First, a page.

From:           wpt@princeton.UUCP (William Thurston)
Newsgroups:     sci.math
Subject:        Re: angels and devils
Date:           21 Oct 86 13:30:25 GMT
Organization:   CS Department, Princeton University
Keywords:       game

Since there hasn't been much response yet to the angels and devils question
I posted a few days ago, I'll add a little more.  The original question
is probably very difficult:

    Imagine a universe consisting of planets arrayed at the grid points
    of an infinite plane.  On one of the planets, an angel is sitting.
    Every day, the angel can fly off to another planet, but the angel's
    range is limited to a distance of (say) 100.

    Unfortunately, there is a devil in the universe.  Every day, the devil
    can destroy a planet, anywhere in the universe.

    Can the angel forever avoid being trapped?

``Fools rush in where angels fear to tread''

There is a variation of the angel, called a fool, who, at the advice of the
hobgoblin of small minds, only travels forward through the stars:
the fool only travels in directions between north-east and north-west.
[Any resemblance to well-known people alive or dead is purely accidental.]

Find a strategy for the devil to trap the fool.  Hint: for maximum jump-size

100, the devil needs no more than 2            rounds to trap the fool.

    Bill Thurston    ...!princeton!wpt
    Mathematics Department
    Princeton University
    Princeton NJ 08544

To:             princeton!wpt
Subject:        Beam detectors etc


Finally, on a totally different subject, namely angels and devils.
Winning Ways says that it has not been proven that any generalized
chess piece can escape.  However it is easy to find an escaping
strategy for the rook even when the devil can move twice for every
rook move.  I find it hard to believe Conway et al didn't know this;
am I misinterpreting what they mean by generalized chess piece?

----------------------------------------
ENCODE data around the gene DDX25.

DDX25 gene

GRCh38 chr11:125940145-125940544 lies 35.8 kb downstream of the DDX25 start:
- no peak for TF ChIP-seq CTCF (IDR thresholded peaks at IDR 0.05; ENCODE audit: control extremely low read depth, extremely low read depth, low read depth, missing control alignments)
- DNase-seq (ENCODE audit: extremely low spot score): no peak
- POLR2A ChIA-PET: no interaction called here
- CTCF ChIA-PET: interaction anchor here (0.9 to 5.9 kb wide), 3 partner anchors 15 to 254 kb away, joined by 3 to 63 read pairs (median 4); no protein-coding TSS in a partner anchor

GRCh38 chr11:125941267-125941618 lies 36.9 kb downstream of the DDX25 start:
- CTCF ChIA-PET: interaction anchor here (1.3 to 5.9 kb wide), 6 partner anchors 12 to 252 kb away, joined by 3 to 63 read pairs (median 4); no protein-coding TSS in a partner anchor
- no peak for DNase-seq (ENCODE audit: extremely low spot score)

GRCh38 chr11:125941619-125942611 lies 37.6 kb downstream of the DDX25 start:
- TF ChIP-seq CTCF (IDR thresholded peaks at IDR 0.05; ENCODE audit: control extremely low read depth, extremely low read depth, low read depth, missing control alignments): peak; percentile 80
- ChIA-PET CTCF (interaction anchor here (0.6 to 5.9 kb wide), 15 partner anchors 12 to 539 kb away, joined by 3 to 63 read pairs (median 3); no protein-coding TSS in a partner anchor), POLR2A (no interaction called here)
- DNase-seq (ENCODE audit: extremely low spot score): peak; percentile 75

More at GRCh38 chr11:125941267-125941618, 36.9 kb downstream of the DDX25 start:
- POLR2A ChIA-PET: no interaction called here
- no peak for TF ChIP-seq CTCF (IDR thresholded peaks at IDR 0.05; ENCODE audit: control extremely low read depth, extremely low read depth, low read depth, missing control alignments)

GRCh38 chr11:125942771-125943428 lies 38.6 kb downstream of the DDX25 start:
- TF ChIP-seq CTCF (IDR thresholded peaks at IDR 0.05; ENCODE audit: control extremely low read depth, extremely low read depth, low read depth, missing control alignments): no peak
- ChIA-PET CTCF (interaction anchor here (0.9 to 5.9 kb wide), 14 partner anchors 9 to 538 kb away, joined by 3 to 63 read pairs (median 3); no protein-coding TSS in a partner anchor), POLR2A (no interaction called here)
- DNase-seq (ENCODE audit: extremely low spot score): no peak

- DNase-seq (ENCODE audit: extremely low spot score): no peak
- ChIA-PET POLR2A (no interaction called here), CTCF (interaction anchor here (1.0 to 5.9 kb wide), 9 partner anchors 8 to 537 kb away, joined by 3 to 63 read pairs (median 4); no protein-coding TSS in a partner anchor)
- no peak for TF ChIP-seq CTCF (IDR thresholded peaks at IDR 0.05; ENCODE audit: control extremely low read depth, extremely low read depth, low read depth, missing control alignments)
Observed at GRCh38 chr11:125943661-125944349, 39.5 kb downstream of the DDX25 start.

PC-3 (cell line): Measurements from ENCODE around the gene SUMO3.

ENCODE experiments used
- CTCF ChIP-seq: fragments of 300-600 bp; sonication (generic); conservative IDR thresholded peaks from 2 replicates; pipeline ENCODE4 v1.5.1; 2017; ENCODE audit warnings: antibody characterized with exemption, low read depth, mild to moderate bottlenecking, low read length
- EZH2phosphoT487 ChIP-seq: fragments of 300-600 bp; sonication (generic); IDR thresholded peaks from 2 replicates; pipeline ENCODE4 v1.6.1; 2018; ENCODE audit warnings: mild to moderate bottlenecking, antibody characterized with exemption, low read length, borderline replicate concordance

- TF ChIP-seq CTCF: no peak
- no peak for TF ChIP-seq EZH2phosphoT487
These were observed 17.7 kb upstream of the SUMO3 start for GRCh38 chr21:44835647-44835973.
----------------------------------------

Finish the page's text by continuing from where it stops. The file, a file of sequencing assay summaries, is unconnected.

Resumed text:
Date:           Sunday, 16 November 1986  15:38-EST
From:           seismo!princeton!wpt at
To:             eppstein at

I'll ask Conway about the rook.  What is meant by a generalized chess piece ---
does it have an unbounded motion?

Bill Thurston

From:           wpt@princeton.UUCP (William Thurston)
Newsgroups:     sci.math
Subject:        Re: Angel/devil problem
Summary:        How to catch a fool
Date:           17 Dec 86 03:04:19 GMT
Organization:   CS Department, Princeton University

>From: ilmanen@brahms (Tom Ilmanen)
>Here is algorithm for the angel in the angel/devil problem. I would be
>interested in seeing how the devil can counter it.
>     1. Every stride of the angel is within ten degrees of due east.
>     2. Of all possible one-degree visual sectors within this twenty-degree
>    range, the angel selects the one with the least total "visual darkness"
>    and heads in that direction.
>     3. The angel attemps to go 100 units in the chosen direction, choosing
>    the nearest legal (and unextinguished) star.
>"Visual darkness" means the total amount of "black light" emitted by 
>extinguished stars, as perceived by the angel according to the 1/r law
>of attenuation. To be precise, the total visual darkness in a one-degree
>sector S is defined to be 
>$$Darkness(S) = \sum_i 1/{r_i}$$
>and the sum is taken over all stars in the sector S.
>     That's it.

The type of angel who always goes with a certain sector is called a fool.
The devil (S) can catch the fool (F), as follows.  For the definiteness,
assume that the angel can skip 100 planets in either in each step, and goes
within 45 degrees of north. (any angle < 90 works equally well;
it just changes the constants.)

S's strategy is to go sufficiently far away from F, choose an east-west line l,
and defend it.  Whatever time it takes for F to get from where
he is halfway to l,  in that time S can eliminate every 400th planet on l
(since the relevant part of l is twice as long as the distance from S's
starting postion to l).

S calculates a position for l which will allow this thinning process to
continue long enough to make an impenetrable barrier, of thickness 100
planets: S needs 400*100 iterations.  Each time F gets halfway from his
current position to l, S reassesses where F might attempt to cross l.
By that time the relevant portion is only half as long, so before F halves
his distance again S has time to thin out 1/40,000 of the planets.

Clearly, a starting east-west line l which is $2^40,000$ planets north of
F is sufficient!

Bill Thurston   Mathematics Department, Princeton   princeton!wpt